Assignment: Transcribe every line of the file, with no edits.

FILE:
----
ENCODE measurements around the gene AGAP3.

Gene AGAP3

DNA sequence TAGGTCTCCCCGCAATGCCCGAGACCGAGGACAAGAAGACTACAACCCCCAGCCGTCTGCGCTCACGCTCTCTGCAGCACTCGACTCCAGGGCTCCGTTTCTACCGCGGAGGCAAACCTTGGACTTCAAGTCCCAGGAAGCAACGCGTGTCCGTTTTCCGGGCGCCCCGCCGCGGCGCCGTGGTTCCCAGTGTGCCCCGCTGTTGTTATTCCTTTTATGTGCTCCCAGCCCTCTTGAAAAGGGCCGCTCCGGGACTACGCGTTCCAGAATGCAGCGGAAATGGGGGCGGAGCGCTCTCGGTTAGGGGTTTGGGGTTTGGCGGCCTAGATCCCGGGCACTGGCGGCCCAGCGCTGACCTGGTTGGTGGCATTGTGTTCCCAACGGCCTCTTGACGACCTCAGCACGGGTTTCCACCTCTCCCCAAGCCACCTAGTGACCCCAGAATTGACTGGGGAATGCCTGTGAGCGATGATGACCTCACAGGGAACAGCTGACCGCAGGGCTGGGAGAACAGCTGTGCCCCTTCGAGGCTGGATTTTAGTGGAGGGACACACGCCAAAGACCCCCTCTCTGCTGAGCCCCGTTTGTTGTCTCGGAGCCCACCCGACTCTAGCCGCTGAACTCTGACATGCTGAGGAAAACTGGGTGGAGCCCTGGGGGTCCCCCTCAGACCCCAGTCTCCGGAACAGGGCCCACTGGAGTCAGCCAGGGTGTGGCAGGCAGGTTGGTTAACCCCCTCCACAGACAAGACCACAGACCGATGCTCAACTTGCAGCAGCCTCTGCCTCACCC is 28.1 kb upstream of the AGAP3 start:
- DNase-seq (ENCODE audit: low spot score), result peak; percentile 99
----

ENCODE measurements around the gene AGAP3.

Gene AGAP3

DNA sequence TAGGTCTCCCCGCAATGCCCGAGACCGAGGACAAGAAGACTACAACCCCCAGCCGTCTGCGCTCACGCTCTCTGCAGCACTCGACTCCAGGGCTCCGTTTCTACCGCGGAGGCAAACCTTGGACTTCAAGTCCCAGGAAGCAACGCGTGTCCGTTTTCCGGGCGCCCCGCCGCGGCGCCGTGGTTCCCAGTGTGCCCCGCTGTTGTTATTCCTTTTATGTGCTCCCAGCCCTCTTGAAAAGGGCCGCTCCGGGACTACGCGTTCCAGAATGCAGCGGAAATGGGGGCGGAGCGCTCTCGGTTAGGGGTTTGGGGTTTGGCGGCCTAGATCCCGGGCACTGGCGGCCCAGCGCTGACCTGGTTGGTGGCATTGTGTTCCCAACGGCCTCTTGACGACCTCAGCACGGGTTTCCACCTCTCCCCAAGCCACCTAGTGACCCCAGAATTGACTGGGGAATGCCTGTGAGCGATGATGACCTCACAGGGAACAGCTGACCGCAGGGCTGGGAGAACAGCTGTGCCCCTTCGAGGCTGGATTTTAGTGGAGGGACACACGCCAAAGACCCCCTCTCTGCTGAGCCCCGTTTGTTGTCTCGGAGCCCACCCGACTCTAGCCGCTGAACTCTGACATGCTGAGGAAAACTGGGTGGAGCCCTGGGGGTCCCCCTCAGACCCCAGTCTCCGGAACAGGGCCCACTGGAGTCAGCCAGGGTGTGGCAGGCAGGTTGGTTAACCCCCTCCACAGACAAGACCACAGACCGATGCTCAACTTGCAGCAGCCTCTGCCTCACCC is 28.1 kb upstream of the AGAP3 start:
- DNase-seq (ENCODE audit: low spot score), result peak; percentile 99